I didn’t expect anything worthwhile to emerge from the World Economic forum annual meeting that ended in Davos last week. Once, again, I was not disappointed. Yet the focus was supposed to have been on what the WEF called the “Fourth Industrial Revolution”.
In fact, this term refers merely the maturation of the third such revolution that began with the development of the integrated circuit, the micro chip. This followed the first “revolution” based on the power of water and steam and then the great surge provided by electrical power that gave rise to the assembly line era known as Fordism.
Each of the first two revolutions resulted in fears of massive job losses, but opened up new, different work prospects. Today, for example, in most developed economies, service industries account for more labour than does manufacturing. This historic fact seemed to blind most mainstream economists to the reality of the consequences of the newest technology.
Fundamentally the high priests of a system based on competition and the accumulation of profit, these gurus of what has been called the dismal science continue to wear their free market blinkers. Only now, with the consequences of over capacity and production evident and with the lunatic extension of credit having apparently run its course, is there acknowledgment that the world may be facing the most serious economic and social crisis in history.
But rather than tackle this issue head-on, supporters of the present system concentrate instead on the promises of increased productivity and efficiency, with an occasional nod to the possibility of job losses. And most of the labour movement is no better. Like the employer class, labour appears to be stuck in a mindset that belongs to the start of the 20th Century, if not earlier.
While trade unions are a reaction to capitalist society and do not pose an alternative, they can — and should — put forward alternative measures in order to carry out their fundamental role: to protect jobs, wages and conditions. Merely to demand that jobs be retained in the face of the march of automation is, at best, a futile exercise.
And such tactics tend to lead to a position where the unions are seen to be trying to halt the march of progress and where workers see labour-saving technology as an enemy. In the early 19th Century, skilled garment workers in England, known as the Luddites, took to smashing machinery that put them out of work while employing less skilled and lower paid workers who could produce more with the aid of machines.
Today the situation is somewhat reversed: millions of workers, with varying degrees of skill, are being replaced by machines that require many fewer, but generally very highly skilled workers to operate and maintain. As a result, free marketeers point out that in South Africa, for example, there are now an estimated 59 000 vacancies for highly skilled jobs, especially in the fields of engineering and medicine. At the same time, they will admit that there are more than 7 million unemployed men and women, none of whom have the required skills.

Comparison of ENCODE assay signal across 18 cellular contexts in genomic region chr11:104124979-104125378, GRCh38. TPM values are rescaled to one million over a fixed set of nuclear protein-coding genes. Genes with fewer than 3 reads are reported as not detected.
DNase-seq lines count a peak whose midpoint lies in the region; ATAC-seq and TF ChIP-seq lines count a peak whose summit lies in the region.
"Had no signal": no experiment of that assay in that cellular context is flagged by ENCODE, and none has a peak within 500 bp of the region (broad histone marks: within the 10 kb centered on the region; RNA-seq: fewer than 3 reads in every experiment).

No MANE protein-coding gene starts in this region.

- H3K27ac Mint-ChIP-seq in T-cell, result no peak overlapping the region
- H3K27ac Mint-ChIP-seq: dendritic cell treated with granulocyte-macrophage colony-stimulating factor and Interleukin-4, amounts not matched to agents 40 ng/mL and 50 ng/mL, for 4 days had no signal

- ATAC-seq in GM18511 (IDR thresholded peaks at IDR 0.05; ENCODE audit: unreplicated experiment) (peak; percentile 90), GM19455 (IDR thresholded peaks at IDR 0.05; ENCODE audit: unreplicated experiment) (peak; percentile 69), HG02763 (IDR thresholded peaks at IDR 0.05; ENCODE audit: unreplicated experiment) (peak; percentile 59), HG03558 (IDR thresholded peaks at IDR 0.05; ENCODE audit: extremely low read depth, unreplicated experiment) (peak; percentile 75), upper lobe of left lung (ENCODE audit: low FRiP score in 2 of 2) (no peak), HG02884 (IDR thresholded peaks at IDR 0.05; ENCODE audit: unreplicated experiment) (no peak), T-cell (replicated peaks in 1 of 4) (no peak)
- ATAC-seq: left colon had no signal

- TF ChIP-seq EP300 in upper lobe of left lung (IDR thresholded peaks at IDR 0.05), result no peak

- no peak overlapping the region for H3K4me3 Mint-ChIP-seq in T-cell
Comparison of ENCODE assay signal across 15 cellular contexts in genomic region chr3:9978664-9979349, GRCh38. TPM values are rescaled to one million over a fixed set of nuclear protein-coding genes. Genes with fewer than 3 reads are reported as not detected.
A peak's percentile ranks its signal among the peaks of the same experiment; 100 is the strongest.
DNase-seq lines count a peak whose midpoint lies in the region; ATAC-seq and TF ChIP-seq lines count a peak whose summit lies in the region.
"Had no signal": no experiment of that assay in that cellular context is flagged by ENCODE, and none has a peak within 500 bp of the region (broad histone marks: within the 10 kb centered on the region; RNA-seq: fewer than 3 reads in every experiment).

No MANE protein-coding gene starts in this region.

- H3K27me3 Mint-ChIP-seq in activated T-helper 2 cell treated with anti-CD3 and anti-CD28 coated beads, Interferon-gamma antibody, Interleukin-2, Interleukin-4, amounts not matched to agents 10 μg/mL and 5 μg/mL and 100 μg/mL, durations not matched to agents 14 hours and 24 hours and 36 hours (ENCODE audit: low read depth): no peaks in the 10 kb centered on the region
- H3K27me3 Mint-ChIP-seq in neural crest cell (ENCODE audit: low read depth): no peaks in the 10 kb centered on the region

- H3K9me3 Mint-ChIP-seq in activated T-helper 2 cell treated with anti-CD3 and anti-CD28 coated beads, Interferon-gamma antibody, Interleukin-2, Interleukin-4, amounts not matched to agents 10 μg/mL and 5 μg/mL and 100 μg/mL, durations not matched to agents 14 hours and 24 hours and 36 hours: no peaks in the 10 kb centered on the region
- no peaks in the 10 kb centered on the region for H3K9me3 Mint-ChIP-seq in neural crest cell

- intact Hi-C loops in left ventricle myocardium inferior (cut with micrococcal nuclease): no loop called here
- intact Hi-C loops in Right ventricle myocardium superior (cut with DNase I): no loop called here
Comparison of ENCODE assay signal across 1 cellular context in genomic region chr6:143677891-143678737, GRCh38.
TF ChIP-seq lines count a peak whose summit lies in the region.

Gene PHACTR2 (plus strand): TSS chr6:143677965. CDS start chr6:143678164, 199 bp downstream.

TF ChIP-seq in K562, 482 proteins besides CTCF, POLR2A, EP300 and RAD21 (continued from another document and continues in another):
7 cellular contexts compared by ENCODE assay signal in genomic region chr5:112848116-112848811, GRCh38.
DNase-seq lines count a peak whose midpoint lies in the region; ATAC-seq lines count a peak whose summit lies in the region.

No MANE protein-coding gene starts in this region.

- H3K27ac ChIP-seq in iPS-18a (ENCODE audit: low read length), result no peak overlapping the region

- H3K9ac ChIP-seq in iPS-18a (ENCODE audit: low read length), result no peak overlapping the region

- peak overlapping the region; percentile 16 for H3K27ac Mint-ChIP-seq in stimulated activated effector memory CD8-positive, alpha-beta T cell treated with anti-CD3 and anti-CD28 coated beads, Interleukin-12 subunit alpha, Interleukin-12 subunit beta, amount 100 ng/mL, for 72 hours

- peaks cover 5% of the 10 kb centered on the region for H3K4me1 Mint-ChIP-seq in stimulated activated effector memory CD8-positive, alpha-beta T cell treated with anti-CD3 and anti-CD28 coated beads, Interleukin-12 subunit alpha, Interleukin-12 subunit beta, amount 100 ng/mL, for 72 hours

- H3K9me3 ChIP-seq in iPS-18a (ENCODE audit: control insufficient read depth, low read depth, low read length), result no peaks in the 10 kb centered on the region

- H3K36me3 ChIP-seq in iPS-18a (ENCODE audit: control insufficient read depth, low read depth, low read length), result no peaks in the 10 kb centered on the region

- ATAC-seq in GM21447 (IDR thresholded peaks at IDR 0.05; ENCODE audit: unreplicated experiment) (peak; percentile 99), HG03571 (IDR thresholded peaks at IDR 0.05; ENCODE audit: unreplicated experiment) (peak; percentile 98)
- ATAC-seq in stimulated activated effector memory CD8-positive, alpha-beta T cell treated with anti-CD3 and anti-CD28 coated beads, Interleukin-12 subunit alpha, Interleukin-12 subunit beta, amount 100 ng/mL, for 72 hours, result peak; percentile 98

So the blame is put — with some justification — and the education system. But even if the system was miraculously transformed and 1 million such highly skilled specialists were produced, all that would happen would be that the vacancies would be filled and there would be many more very highly skilled unemployed people.
And skills are no guarantee of losing out to automation, whether it be in engineering, medicine, financial analysis or any other human activity. It is just a matter of time, given the exponential growth, especially of technologies employing artificial intelligence, that practically all human activity may be carried out by machine.
So what should be done? First, it is essential to recognise that these developments have the potential to free humanity from drudgery and poverty, but only if they are under true democratic control and serve the interests of humanity as a whole. So it is not a matter of demanding changes in mere policy, but in the political system.
It seems vital to dump the democratic charade that plays out every five years when citizens place a cross on a ballot and so, individually, hand over collective power to a political elite. Using modern communications technology it should be feasible to make elected representatives wholly accountable to, and recallable by, the electors.
That would be a good start.